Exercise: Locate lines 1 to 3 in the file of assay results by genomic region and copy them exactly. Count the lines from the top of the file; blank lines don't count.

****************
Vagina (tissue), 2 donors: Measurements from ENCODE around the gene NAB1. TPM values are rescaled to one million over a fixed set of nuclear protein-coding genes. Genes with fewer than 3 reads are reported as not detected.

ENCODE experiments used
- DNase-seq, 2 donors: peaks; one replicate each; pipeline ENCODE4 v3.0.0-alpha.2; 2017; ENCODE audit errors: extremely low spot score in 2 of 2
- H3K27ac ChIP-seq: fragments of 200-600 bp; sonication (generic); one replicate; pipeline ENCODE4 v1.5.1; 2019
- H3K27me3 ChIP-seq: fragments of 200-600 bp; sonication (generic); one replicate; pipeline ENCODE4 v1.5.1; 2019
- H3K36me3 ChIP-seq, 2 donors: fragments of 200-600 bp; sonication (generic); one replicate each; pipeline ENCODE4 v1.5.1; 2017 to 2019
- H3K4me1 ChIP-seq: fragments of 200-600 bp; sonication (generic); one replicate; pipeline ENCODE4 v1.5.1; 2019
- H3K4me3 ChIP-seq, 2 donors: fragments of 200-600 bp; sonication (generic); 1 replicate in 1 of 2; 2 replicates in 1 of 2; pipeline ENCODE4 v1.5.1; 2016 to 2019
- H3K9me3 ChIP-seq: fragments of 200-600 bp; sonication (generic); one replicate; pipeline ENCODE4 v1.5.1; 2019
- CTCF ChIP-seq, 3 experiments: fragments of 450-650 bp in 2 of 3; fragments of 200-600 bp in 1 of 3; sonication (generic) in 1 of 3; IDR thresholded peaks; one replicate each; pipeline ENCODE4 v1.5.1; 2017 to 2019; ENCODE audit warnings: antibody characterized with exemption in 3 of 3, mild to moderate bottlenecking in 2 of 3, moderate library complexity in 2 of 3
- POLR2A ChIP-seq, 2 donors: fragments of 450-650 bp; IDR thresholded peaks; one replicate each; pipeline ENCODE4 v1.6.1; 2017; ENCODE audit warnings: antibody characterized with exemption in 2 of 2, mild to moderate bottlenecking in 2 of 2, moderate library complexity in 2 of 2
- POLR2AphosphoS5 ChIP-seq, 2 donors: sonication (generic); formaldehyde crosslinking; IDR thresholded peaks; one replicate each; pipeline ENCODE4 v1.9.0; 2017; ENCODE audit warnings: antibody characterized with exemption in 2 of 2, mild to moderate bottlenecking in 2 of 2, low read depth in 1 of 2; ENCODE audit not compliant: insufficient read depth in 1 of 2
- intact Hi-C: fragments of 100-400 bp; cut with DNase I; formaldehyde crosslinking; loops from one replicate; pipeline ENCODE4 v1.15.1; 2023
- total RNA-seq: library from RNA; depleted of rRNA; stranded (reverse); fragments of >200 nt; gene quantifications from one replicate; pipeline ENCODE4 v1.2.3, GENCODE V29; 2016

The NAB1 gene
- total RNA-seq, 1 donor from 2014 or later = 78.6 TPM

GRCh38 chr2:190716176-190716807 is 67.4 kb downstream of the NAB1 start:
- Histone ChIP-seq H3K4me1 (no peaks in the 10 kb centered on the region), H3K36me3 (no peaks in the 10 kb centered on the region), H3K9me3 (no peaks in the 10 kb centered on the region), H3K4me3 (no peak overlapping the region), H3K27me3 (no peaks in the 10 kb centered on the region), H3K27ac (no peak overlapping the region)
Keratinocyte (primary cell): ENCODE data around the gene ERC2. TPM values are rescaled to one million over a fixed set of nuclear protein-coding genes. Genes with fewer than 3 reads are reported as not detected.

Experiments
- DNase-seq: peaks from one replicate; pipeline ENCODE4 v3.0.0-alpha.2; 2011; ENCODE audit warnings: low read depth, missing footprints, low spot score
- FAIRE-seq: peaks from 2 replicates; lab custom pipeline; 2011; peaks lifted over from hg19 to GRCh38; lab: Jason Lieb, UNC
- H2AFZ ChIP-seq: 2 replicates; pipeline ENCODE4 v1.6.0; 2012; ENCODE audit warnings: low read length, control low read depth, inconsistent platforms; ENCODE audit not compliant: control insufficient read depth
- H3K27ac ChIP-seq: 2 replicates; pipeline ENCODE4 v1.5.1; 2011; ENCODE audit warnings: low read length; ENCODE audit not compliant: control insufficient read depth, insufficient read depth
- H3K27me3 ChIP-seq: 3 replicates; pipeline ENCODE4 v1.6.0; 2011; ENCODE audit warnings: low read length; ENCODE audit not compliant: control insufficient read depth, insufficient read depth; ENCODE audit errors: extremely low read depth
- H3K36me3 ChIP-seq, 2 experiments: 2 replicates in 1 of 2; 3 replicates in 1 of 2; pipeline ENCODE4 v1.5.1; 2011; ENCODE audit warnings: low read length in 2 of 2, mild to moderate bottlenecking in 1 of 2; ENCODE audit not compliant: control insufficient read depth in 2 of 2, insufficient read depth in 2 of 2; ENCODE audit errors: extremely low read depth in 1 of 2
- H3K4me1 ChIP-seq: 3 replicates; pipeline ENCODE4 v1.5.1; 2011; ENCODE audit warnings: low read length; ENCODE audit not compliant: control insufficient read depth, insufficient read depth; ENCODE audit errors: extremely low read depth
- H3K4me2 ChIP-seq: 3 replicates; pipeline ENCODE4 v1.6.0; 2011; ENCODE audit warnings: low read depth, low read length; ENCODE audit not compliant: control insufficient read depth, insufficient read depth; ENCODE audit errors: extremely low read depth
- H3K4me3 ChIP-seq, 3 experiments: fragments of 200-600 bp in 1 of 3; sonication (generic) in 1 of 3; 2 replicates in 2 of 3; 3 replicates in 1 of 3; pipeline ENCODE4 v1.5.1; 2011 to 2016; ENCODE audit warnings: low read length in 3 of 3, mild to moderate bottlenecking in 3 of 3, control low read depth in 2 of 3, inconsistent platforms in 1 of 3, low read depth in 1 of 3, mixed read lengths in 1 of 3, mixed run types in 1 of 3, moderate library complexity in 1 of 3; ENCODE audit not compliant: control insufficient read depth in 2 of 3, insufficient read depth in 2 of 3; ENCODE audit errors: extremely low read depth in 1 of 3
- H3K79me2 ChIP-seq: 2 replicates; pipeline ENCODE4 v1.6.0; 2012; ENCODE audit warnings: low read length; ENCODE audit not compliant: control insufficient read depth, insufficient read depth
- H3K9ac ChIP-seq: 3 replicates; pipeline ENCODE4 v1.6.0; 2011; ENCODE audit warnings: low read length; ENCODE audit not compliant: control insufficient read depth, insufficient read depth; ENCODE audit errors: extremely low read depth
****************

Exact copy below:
Vagina (tissue), 2 donors: Measurements from ENCODE around the gene NAB1. TPM values are rescaled to one million over a fixed set of nuclear protein-coding genes. Genes with fewer than 3 reads are reported as not detected.

ENCODE experiments used
- DNase-seq, 2 donors: peaks; one replicate each; pipeline ENCODE4 v3.0.0-alpha.2; 2017; ENCODE audit errors: extremely low spot score in 2 of 2